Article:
How the St. Paul Port Authority rescued the Macy’s site

MinnPost photo by Jana Freiband
Called (for now) the “Wabasha and Sixth Street Building,” the $50-to-$60 million renovation of 510,000 square feet will feature a top-floor practice facility for the Minnesota Wild, ground-floor retail, restaurants and a brewery, as well as mid-building software, medical and financial services offices.

It wasn’t an impossible assignment. It just seemed that way.

The St. Paul Port Authority was asked to buy an abandoned mid-century department store in the heart of downtown. It then had to shift gears after Plan A — demolition — proved too pricey. Instead, it would have to search for a developer and new tenants for a homely, windowless box that was built for a different use, in a different era. 

Oh, and hurry up about it. Once Macy’s moved out, the shuttered store had become soul-sucking dead space in a downtown that was seeing private and government-financed redevelopment on its edges in Lowertown, around West 7th Street and Rice Park, but little at its center.

“About a year ago we had nothing going,” said Lee Krueger, the authority’s senior vice president of development. That was just after port staff received the “sticker shock” of a $13 million demolition estimate that, on top of the $3 million purchase price, made that option unaffordable.

St. Paul Mayor Chris Coleman is knowingly understated when he says: “That’s a difficult building.”

Yet since that low point, the port authority — drafted into service by Coleman — might just have pulled off something of a miracle. It is in the midst of unveiling a series of business deals that could transform the old store into a downtown centerpiece. Called (for now) the “Wabasha and Sixth Street Building,” the $50-to-$60 million renovation of 510,000 square feet will feature a top-floor practice facility for the Minnesota Wild, ground-floor retail, restaurants and a brewery, as well as mid-building software, medical and financial services offices.

It will be owned and operated by a joint venture between a port subsidiary and an Excelsior developer. If plans go as outlined, a building that looks nothing like its current condition will open in early 2017. If it works, it will be a rare example of a former downtown department store being successfully repurposed for private uses.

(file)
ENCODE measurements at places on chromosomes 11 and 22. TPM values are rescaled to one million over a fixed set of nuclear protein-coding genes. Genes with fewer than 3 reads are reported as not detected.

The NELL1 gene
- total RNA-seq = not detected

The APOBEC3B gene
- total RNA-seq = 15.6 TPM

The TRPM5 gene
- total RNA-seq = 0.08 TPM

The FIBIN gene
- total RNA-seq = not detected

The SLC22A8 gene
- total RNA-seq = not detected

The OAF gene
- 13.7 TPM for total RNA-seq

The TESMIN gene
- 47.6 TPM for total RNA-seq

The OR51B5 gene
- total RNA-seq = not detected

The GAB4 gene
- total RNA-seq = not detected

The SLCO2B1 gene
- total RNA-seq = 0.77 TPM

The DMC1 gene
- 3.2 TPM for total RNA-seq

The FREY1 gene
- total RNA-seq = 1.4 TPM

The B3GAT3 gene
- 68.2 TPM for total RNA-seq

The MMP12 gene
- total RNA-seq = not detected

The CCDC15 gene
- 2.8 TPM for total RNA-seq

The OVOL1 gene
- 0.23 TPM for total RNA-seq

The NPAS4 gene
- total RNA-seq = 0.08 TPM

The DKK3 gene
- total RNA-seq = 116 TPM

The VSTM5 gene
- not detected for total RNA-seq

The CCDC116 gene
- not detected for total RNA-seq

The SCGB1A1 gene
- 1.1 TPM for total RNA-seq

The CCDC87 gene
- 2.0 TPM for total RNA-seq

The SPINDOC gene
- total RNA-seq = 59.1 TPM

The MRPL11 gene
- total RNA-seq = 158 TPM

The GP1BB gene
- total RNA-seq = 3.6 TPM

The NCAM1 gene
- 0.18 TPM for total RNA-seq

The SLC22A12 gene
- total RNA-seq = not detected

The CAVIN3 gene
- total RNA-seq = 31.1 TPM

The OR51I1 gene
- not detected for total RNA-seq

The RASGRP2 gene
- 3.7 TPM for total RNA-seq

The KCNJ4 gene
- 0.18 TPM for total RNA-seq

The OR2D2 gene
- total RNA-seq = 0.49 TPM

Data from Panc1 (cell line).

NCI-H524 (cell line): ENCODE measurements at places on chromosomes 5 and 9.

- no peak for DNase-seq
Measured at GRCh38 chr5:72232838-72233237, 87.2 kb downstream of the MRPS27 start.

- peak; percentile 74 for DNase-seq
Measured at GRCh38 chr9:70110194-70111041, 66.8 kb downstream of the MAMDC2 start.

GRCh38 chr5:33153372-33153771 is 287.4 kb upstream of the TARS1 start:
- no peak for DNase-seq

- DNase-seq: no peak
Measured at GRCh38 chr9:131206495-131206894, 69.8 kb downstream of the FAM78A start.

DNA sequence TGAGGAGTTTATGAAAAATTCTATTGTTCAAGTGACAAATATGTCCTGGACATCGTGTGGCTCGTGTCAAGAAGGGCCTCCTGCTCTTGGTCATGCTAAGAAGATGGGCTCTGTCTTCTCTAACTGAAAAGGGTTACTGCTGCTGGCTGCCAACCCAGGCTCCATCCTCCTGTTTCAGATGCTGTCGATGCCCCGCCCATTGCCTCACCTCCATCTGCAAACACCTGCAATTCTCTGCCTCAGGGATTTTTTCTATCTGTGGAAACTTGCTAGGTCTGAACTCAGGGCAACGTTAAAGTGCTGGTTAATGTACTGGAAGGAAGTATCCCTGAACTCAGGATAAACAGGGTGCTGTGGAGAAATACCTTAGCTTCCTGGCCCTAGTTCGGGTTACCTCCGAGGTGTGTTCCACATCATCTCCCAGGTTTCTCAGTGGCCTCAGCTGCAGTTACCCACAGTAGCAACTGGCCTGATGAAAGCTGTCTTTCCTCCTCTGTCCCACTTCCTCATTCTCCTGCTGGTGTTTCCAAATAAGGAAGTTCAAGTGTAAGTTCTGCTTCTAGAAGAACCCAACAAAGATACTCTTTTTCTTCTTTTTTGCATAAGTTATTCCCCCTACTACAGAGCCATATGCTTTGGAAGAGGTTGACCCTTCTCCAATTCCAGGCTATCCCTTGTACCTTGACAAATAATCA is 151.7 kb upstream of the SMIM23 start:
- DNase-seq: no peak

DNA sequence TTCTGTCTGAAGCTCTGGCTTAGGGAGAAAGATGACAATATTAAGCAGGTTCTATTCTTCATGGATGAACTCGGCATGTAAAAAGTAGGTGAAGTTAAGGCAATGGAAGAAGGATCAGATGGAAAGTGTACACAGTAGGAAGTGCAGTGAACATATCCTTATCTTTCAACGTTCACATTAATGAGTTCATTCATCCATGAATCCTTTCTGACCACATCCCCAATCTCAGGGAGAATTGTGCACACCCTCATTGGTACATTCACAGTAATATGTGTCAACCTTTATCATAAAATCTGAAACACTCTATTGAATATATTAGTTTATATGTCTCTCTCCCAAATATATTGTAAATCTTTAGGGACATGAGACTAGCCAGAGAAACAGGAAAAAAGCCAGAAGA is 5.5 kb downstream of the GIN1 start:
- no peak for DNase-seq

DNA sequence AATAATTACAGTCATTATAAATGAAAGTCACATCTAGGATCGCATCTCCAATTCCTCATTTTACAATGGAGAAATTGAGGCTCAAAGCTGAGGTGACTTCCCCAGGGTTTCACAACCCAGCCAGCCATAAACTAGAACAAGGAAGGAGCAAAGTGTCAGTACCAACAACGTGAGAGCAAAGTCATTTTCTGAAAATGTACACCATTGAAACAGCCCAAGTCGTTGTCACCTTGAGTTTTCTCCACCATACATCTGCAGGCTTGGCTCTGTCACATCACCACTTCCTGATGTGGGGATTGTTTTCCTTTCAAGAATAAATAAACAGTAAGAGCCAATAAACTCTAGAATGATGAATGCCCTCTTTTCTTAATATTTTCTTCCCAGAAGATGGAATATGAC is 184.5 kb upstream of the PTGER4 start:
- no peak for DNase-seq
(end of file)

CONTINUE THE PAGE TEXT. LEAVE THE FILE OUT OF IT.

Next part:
A unique joint venture

“We knew we had to do something significant on that site,” Coleman said. The project was a test, he said, of whether all of the public investment made in light rail, in Lowertown and other parts of downtown would pay off.

Coleman is having a good week, having all-but-secured hosting privileges for a Major League Soccer stadium and unveiling designs for what is being called the River Balcony: a connected public and private walkway on the bluff overlooking the Mississippi in downtown St. Paul.

While the port authority had hoped to pass the building on to a private developer, the deal outlined to the port’s board is something different. Through the port’s subsidiary, Capital City Properties, it will form a joint venture with Oppidan. The port will contribute the building it purchased from Macy’s in January of 2014 plus the value of the staff work done to recruit tenants and a developer.

Oppidan will put up $5.3 million and the joint entity will borrow the rest of the estimated $52 million redevelopment costs. Part of that borrowing will be in the form of an $11 million tax increment financial deal offered by the port authority, paid back at interest for 25 years out of the increased property taxes generated by the higher assessment of the building. The TIF loan, which needs city council approval, triggers a city ordinance that all workers on the project receive living wages: between $12 and $15 an hour depending on whether health benefits are included.

Rothweiler Group
If plans go as outlined, a building that looks nothing like its current condition will open in early 2017.

Coleman said the details of the financing, including the TIF, are still being looked at. But he said the city recognizes that the project is challenging and added “there might be a role for the city.”

The two partners will share lease revenue commensurate with their investment, 90 percent for Oppidan and 10 percent for the port. The port will also act as the broker for the project — delivering tenants as well as naming rights in exchange for commissions. And if the building doesn’t make money, the risk will be borne by Oppidan, according to the terms negotiated so far. But if Oppidan has to put in more money, its share of the ownership will increase.